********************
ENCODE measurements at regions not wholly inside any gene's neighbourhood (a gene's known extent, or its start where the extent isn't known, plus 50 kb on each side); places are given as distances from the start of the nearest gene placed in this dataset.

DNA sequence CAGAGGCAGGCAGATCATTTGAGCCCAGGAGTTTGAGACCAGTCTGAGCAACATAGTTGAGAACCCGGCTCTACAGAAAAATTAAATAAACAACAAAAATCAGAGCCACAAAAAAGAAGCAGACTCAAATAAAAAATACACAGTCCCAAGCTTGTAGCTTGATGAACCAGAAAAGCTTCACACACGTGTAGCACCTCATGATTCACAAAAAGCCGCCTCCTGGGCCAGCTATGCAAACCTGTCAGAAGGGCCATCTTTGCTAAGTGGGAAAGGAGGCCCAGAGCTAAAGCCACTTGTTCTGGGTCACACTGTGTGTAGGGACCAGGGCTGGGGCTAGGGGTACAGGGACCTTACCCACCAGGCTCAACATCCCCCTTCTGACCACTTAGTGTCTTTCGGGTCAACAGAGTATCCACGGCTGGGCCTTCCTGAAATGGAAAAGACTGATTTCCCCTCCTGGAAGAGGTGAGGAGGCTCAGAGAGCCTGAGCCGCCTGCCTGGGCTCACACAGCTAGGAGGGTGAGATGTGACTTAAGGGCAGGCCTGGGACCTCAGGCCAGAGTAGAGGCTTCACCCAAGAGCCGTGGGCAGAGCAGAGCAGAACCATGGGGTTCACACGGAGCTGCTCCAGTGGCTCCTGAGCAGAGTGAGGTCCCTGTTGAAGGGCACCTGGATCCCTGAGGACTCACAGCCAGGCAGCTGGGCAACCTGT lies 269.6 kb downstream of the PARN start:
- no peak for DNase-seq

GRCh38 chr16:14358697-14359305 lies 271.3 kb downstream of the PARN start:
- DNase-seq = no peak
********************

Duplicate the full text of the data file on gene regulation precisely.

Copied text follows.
ENCODE measurements at regions not wholly inside any gene's neighbourhood (a gene's known extent, or its start where the extent isn't known, plus 50 kb on each side); places are given as distances from the start of the nearest gene placed in this dataset.

DNA sequence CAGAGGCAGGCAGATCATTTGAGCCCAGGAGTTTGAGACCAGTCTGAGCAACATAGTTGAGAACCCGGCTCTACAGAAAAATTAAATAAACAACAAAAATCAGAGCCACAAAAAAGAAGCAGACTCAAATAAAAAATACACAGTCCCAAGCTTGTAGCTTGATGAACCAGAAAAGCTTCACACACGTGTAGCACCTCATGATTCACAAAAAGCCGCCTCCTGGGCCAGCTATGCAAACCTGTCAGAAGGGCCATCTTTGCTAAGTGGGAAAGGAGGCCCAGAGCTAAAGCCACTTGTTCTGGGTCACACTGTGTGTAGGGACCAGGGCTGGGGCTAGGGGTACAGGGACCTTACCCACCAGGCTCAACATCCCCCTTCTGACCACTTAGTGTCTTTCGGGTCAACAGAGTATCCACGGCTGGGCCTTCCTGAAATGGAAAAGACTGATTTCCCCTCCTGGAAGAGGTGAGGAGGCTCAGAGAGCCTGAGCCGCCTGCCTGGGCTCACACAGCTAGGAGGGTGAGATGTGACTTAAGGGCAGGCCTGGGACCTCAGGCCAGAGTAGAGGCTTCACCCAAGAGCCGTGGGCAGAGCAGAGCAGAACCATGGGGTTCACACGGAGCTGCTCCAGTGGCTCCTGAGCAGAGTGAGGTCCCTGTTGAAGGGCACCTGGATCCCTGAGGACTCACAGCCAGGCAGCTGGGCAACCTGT lies 269.6 kb downstream of the PARN start:
- no peak for DNase-seq

GRCh38 chr16:14358697-14359305 lies 271.3 kb downstream of the PARN start:
- DNase-seq = no peak